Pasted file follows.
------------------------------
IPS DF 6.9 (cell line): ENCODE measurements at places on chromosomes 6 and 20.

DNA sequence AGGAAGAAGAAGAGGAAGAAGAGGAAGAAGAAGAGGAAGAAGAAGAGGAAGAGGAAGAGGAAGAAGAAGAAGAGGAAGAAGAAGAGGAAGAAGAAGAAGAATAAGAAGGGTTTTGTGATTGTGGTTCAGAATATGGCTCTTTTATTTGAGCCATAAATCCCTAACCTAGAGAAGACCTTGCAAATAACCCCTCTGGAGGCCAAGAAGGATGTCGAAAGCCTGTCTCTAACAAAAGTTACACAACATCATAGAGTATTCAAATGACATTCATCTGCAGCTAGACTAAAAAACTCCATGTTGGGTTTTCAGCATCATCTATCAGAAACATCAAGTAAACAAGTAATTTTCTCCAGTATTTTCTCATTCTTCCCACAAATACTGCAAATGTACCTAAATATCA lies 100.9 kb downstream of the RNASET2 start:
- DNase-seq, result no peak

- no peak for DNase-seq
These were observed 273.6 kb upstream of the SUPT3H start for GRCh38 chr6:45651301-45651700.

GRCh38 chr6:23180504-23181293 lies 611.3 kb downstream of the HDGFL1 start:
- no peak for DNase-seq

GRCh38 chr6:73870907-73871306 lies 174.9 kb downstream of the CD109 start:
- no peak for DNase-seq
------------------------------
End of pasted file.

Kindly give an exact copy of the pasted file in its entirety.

IPS DF 6.9 (cell line): ENCODE measurements at places on chromosomes 6 and 20.

DNA sequence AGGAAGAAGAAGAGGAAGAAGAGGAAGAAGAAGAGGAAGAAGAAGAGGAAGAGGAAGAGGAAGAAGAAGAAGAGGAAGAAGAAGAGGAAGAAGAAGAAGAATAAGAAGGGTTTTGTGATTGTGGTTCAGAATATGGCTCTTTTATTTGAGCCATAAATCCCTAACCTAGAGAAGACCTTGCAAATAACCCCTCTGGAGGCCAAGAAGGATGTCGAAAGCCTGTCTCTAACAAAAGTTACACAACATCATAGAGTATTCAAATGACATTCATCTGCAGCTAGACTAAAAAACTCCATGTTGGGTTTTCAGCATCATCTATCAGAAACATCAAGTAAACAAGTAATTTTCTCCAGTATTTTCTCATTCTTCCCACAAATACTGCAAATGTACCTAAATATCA lies 100.9 kb downstream of the RNASET2 start:
- DNase-seq, result no peak

- no peak for DNase-seq
These were observed 273.6 kb upstream of the SUPT3H start for GRCh38 chr6:45651301-45651700.

GRCh38 chr6:23180504-23181293 lies 611.3 kb downstream of the HDGFL1 start:
- no peak for DNase-seq

GRCh38 chr6:73870907-73871306 lies 174.9 kb downstream of the CD109 start:
- no peak for DNase-seq